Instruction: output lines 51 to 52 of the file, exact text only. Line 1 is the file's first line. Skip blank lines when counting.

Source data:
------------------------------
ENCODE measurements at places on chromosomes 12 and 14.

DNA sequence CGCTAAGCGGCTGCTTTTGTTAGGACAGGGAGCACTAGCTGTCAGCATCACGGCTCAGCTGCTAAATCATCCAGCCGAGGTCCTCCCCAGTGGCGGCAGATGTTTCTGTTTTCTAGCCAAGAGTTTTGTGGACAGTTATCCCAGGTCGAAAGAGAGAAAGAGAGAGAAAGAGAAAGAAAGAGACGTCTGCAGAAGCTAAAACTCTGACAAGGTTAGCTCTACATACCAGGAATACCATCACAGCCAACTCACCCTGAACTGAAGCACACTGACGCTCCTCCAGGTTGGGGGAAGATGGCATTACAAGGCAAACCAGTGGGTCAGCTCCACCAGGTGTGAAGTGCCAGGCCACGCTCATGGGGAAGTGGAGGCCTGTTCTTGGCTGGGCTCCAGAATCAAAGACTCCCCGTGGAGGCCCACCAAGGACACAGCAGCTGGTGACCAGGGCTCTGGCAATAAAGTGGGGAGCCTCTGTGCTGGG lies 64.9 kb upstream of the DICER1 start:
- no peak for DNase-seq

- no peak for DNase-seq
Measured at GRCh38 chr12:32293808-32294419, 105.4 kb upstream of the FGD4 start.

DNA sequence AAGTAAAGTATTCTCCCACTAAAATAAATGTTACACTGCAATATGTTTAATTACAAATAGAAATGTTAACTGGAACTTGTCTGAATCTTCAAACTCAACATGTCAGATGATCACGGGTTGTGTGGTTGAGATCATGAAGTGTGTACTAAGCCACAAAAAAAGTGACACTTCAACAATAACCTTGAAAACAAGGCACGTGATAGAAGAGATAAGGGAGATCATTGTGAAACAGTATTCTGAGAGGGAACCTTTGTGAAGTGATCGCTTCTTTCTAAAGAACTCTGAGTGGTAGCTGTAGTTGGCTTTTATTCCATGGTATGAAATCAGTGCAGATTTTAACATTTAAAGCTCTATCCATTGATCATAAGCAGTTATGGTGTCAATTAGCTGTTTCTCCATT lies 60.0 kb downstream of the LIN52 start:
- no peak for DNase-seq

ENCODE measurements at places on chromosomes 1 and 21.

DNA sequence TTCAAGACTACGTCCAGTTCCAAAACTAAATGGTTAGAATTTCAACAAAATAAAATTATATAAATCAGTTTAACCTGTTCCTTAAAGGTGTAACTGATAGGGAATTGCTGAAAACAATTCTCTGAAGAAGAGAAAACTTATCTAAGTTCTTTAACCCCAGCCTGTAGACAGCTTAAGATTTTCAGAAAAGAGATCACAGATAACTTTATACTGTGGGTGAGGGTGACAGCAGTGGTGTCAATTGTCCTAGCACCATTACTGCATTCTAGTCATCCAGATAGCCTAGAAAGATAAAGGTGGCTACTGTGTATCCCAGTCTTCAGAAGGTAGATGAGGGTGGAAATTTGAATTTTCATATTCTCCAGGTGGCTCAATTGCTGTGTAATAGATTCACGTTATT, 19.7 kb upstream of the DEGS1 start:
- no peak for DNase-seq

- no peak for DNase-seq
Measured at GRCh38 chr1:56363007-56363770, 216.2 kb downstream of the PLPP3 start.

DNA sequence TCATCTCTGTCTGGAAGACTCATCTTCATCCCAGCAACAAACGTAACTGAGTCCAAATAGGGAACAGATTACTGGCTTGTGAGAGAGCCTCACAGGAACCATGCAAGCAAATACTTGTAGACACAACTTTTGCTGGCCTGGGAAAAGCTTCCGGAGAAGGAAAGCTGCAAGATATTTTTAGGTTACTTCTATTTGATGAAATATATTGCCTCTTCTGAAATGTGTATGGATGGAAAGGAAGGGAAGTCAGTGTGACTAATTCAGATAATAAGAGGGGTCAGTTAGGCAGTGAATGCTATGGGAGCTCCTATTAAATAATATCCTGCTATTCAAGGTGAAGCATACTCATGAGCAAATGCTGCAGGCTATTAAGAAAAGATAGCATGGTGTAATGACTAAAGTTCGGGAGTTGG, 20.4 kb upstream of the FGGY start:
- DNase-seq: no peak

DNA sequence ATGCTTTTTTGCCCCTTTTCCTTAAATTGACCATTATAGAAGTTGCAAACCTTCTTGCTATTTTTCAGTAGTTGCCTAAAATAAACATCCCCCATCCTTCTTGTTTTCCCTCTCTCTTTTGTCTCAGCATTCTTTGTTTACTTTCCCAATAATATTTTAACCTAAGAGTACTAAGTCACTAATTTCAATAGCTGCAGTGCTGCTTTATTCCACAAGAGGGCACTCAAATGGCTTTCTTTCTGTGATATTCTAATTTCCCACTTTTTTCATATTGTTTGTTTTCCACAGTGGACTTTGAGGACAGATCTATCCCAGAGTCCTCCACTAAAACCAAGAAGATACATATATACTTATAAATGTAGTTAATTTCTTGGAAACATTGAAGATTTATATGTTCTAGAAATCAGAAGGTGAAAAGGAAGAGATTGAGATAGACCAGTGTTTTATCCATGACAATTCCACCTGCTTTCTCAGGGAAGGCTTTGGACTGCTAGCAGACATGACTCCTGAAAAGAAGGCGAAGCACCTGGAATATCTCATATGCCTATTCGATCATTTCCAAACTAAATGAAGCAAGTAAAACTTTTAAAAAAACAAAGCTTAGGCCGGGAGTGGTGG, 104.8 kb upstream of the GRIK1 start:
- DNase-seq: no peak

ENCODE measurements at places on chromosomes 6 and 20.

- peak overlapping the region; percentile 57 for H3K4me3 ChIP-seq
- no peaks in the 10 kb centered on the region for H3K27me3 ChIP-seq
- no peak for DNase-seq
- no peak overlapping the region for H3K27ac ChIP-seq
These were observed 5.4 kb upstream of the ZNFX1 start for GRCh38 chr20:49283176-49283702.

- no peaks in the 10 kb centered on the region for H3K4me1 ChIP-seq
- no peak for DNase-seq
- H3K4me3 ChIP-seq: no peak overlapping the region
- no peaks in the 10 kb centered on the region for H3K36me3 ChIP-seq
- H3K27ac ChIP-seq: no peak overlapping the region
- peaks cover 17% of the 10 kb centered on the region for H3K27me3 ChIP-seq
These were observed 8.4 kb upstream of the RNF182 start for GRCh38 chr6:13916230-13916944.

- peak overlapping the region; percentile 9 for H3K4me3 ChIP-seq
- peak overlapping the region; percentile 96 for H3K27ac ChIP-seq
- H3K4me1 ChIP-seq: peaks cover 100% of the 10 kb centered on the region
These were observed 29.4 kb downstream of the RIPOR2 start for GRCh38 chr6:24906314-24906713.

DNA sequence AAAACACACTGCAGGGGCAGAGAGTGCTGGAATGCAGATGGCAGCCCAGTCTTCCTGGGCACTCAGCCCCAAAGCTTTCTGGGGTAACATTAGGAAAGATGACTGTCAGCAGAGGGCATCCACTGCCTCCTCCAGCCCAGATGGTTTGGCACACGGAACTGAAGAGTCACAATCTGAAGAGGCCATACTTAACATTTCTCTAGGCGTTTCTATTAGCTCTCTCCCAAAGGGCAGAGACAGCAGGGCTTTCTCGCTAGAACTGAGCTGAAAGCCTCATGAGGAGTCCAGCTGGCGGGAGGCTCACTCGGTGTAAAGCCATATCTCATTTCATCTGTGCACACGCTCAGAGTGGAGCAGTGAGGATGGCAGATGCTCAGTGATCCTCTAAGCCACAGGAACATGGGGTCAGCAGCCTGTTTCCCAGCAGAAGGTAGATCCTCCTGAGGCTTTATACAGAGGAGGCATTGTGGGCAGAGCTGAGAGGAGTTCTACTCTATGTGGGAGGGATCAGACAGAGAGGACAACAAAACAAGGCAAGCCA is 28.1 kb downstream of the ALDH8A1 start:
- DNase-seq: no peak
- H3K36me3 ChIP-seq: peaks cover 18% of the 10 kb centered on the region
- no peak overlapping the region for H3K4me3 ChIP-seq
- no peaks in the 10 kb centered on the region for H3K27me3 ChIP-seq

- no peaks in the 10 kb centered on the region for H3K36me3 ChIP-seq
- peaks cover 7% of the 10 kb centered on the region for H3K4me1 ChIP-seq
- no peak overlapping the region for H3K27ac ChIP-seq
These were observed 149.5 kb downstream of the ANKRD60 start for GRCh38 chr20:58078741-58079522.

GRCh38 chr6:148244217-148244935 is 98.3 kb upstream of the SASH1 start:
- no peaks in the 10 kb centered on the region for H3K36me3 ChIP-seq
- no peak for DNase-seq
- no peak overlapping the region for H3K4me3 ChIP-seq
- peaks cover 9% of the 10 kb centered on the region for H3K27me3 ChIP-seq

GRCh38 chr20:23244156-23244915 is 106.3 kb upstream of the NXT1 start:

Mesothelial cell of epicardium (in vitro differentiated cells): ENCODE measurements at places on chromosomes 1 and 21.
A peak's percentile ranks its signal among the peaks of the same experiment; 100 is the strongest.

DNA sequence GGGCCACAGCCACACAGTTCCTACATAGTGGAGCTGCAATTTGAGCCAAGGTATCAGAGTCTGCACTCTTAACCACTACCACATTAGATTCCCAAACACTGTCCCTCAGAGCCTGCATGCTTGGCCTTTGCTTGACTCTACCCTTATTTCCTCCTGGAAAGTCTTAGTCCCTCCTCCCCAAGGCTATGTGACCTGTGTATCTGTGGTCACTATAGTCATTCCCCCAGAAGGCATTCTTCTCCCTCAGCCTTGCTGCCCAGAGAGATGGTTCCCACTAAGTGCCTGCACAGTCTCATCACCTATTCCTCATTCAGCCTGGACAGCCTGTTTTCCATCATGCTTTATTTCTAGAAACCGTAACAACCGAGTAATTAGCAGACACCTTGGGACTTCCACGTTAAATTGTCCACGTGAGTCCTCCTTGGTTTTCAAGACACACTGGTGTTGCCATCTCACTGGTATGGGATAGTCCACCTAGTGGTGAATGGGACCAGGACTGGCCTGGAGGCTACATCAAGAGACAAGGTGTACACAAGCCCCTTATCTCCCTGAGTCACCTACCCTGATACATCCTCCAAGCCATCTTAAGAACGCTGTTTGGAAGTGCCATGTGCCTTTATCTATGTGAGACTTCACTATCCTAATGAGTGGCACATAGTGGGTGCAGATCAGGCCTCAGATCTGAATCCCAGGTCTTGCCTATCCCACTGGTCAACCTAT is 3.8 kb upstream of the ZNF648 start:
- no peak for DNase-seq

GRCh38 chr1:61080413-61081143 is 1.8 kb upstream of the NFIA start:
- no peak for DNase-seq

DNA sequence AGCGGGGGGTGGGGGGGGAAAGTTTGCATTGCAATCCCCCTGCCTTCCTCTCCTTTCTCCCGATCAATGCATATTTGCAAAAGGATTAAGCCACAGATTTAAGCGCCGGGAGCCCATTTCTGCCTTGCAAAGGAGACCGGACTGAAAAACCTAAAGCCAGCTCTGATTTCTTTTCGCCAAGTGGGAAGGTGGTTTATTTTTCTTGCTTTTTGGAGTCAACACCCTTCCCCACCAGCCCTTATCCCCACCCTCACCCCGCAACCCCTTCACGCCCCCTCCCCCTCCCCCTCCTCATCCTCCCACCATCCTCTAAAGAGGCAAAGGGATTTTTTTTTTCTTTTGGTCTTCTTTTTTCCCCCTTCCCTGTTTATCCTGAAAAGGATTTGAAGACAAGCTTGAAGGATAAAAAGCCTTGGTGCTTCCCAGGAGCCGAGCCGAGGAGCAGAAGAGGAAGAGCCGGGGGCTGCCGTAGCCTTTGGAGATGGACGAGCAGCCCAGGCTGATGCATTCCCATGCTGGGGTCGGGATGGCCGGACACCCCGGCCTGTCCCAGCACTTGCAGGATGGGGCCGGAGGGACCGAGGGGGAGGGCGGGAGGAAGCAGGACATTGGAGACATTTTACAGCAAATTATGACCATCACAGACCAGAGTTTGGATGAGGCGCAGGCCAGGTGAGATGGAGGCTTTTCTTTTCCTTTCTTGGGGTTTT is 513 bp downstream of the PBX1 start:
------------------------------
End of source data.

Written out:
DNA sequence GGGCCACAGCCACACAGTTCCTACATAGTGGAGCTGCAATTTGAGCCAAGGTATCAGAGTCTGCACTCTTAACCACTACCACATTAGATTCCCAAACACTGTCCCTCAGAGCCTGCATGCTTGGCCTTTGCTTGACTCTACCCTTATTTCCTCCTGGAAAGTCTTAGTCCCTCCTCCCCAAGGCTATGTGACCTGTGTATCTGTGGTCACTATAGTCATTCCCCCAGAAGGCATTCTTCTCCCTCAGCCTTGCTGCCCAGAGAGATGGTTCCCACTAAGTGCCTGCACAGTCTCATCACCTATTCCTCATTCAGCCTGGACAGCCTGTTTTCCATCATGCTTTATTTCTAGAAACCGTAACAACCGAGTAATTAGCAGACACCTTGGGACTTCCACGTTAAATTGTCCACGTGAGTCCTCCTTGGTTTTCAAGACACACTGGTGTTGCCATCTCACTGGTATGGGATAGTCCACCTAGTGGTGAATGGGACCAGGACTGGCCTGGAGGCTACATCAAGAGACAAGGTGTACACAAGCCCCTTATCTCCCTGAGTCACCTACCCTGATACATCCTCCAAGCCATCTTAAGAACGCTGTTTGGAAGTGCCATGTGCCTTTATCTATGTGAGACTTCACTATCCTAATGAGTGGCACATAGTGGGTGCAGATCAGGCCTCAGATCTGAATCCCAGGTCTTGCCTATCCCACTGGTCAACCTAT is 3.8 kb upstream of the ZNF648 start:
- no peak for DNase-seq